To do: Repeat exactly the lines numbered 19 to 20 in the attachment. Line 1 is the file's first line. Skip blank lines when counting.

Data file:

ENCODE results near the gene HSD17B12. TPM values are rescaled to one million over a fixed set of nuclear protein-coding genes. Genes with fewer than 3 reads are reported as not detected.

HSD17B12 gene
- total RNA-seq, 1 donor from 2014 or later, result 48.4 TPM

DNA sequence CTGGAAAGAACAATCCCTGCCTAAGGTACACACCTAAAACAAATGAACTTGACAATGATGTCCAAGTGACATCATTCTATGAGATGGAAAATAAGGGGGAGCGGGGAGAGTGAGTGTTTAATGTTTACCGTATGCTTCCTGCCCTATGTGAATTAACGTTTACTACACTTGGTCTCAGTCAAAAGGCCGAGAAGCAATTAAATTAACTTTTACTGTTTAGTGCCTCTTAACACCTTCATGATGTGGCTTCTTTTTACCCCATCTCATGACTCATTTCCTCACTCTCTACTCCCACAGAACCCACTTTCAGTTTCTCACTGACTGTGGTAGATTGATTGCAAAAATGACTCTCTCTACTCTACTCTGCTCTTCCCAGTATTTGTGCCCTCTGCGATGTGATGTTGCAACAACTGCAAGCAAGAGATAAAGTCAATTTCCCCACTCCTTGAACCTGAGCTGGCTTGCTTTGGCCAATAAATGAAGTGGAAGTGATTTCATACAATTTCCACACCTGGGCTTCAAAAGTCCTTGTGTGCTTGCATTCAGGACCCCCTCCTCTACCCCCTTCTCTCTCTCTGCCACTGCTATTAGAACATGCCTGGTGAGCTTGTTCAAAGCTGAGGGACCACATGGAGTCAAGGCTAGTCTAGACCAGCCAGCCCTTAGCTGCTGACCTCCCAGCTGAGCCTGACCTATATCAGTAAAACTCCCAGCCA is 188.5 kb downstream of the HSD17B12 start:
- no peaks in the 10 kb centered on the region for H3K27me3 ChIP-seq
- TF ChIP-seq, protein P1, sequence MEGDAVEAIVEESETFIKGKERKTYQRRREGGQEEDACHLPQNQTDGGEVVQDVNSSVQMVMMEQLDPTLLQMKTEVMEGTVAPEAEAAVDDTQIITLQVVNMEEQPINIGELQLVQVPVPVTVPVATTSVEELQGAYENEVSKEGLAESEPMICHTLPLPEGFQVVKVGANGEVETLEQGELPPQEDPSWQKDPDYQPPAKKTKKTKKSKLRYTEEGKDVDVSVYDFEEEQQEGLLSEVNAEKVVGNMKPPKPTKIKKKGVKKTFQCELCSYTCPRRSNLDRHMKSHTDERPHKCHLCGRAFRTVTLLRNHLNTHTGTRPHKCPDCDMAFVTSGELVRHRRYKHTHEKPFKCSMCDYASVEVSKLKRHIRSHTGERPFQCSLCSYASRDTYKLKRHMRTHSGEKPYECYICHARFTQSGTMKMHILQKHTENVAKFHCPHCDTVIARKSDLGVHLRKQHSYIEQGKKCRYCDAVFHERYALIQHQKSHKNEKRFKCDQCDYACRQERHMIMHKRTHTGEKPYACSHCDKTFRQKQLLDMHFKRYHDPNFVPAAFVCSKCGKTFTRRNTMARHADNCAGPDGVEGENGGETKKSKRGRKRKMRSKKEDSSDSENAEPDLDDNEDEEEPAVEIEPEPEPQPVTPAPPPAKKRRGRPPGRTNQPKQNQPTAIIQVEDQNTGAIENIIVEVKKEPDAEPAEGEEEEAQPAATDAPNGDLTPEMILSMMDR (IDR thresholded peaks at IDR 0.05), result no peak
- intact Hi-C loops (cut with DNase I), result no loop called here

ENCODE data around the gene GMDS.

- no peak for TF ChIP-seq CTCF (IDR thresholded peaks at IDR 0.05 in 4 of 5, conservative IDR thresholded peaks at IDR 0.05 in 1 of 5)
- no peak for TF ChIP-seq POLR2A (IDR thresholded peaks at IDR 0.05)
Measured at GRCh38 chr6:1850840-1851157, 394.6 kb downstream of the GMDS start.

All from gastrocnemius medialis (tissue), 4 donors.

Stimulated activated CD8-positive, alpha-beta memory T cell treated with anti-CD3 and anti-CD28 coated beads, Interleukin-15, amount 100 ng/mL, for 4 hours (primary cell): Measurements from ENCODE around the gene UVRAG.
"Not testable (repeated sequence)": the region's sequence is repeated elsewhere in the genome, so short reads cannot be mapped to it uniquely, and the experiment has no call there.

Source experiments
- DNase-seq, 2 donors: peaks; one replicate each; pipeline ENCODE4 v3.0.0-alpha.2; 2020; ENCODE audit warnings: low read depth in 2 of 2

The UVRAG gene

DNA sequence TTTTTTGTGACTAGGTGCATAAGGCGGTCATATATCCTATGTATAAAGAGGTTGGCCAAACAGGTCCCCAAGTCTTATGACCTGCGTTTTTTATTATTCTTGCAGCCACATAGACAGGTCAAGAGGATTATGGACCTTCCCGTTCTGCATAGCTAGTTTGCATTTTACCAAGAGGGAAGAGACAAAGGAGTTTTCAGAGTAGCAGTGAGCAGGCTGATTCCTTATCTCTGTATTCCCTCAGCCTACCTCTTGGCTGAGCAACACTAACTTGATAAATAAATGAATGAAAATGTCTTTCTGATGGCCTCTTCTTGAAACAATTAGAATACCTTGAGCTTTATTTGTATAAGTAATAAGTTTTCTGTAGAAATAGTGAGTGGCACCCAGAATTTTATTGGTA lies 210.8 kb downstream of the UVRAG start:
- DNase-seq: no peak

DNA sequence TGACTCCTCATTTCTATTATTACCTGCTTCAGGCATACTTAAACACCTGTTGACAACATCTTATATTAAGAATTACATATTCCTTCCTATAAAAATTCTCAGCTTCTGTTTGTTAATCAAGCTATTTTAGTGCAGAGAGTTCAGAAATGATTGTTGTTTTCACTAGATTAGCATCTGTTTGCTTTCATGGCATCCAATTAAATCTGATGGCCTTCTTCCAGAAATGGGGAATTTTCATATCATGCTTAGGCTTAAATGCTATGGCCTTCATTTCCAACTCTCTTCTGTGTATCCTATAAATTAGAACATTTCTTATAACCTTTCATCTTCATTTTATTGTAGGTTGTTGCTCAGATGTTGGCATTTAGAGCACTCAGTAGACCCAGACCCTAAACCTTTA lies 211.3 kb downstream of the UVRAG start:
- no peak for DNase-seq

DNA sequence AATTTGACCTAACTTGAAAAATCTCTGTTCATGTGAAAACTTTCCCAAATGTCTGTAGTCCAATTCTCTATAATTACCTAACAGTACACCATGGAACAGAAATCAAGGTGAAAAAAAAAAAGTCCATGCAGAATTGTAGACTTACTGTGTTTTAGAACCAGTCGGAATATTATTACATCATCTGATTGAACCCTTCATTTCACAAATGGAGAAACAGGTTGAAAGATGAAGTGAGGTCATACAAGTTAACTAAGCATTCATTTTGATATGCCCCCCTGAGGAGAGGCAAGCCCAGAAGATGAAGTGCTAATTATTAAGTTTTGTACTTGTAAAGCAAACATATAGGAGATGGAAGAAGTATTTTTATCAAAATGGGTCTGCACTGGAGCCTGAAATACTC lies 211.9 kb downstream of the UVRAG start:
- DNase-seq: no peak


- DNase-seq: no peak

DNA sequence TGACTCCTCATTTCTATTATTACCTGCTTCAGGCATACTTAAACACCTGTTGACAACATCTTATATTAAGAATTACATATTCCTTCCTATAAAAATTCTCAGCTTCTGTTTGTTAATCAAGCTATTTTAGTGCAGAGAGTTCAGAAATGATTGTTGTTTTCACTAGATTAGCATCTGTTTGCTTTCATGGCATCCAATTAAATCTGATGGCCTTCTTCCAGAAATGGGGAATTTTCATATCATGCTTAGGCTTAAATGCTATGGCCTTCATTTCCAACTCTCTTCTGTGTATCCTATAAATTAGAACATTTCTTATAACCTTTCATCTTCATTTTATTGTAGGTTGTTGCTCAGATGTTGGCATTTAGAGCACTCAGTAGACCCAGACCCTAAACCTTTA lies 211.3 kb downstream of the UVRAG start: